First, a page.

The doctors cited “crowded and unsanitary conditions, poor ventilation, lack of adequate access to hygienic materials such as soap and water or hand sanitizers, poor nutrition, and failure to adhere to recognized standards for prevention, screening, and containment.”

“The frequent transfer of individuals from one detention facility to another, and intake of newly detained individuals from the community further complicates the prevention and detection of infectious disease outbreaks,” the letter stated.

On Sunday afternoon, the agency’s website showed 20 confirmed COVID-19 cases involving detainees or detention center employees, but reports have indicated that the agency has been monitoring more potential cases.

ICE guidance published on how the agency is addressing the spread of COVID-19 in its detention centers states that the agency’s Health Service Corps “isolates detainees with fever and/or respiratory symptoms” and observes the detainees for a specified period of time.

“IHSC staff consult with the local health department, as appropriate, to assess the need for testing. Detainees without fever or respiratory symptoms who meet epidemiologic risk criteria are monitored for 14 days,” the agency states on its website.

“I haven’t heard any discussion from the government about releasing him. They’ve filed things in court recently suggesting they intend to keep him detained,” said McGraw of his client. 

“We raised the issue of the outbreak of the Coronavirus and the government said they wanted some time to address that. And there’s nothing to suggest that [M.B.D.] has any history of violence or that he’s any risk of danger to the community if he’s released.”

The attorney felt the situation is urgent and was looking into options including making a request for the court to make an emergency order for temporary release pending a full decision on M.B.D.’s habeas application.

McGraw said he visited his client at the Port Isabel Detention Center in late March and that guards did not appear to be wearing masks or gloves. “I visited [M.B.D] on Sunday. None of the guards were wearing masks, none of the guards were wearing gloves. ICE, on their website, says that if attorneys are going to visit, they need to bring masks and eyewear and latex gloves,” he said.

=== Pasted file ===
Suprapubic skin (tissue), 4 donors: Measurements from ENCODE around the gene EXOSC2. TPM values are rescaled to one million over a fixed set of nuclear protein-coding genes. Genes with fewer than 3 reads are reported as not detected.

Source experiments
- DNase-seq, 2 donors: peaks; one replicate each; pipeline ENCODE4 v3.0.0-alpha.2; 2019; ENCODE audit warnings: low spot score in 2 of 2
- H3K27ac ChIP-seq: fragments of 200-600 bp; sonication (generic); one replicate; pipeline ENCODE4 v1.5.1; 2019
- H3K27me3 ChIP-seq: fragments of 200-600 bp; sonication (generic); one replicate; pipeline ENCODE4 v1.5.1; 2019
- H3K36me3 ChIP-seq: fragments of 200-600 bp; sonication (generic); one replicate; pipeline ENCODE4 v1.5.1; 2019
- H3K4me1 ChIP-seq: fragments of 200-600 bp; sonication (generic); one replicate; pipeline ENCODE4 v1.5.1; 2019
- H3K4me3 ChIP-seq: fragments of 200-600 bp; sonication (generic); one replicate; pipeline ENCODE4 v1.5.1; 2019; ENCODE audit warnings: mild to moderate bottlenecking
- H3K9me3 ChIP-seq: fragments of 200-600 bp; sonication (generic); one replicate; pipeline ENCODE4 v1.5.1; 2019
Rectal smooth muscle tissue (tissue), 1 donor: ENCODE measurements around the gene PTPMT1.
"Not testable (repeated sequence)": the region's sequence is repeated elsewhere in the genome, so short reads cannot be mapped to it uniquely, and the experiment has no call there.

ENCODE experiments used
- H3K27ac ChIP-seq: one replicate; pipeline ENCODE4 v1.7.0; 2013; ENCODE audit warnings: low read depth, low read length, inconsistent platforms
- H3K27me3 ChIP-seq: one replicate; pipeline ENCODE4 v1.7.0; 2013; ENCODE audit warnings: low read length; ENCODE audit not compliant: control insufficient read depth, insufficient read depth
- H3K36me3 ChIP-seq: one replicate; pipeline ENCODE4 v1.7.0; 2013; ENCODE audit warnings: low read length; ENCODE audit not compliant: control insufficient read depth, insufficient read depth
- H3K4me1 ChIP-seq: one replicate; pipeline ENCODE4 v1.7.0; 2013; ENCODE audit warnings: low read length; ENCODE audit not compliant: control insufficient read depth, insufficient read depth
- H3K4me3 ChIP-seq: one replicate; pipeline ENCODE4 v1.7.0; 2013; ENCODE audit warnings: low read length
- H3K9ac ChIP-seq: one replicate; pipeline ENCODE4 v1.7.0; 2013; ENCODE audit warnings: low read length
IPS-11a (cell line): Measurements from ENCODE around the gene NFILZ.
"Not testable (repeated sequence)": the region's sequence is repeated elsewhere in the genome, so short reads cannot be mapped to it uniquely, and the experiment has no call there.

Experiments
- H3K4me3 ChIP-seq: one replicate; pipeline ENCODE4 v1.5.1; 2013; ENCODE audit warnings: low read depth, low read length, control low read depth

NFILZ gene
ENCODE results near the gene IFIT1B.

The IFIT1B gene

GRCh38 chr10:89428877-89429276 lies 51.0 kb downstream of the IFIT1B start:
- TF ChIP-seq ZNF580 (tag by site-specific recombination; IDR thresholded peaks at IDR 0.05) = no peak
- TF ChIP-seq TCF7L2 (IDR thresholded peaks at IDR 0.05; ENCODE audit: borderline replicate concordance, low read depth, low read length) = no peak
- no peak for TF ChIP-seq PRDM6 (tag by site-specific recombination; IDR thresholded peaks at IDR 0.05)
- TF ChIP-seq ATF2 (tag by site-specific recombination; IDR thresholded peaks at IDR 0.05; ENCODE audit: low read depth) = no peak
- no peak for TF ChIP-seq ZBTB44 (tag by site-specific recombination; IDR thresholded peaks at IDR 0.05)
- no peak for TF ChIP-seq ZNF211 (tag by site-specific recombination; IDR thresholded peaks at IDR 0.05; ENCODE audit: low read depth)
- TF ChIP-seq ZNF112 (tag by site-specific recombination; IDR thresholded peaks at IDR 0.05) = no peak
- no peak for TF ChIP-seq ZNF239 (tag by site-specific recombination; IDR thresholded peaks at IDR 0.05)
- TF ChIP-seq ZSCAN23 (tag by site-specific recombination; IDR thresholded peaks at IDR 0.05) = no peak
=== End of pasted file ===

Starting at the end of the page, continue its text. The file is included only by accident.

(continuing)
ICE stated on its website that “Comprehensive protocols are in place for the protection of staff and patients, including the appropriate use of PPE, in accordance with CDC guidance.” Asked for comment, the agency referred all questions pertaining to the use of PPE to ICE’s published COVID-19 guidance.

The attorney explained that he called ICE to ask whether they were going to require him to wear a mask, as masks are sold out all over town and he could not find one in Brownsville. “They said no. They didn’t interfere with my ability to communicate with my client,” he said.

McGraw said it could become a problem, however, for attorneys visiting their clients as the number of cases identified continues to increase. “If they’re requiring that for attorneys, it should be something that’s actually available to attorneys who want to communicate with their clients, especially at a time like this,” he said.

The attorney was concerned about access to soap in the facility after speaking with his client. “You can purchase soap at the commissary for $2.15 per bar of soap,” he said, noting that many asylum seekers don’t have the kind of money to be making purchases for necessary items.

“I don’t know if DHS has made any changes to that, if they’re making soap or hand sanitizer freely available. But, that seems like among the most basic things you could do to stop an outbreak in a congregant setting right now,” he said.

Update, April 6, 2020: A local volunteer reported that the hunger strike may no longer be taking place, as one of the leaders was placed in isolation. The detainee allegedly had a bond hearing last week before officers placed him in a new dorm, away from fellow organizers. An immigration judge granted the man bond, according to the volunteer.

A version of this article was published on April 2, 2020 in The Brownsville Herald.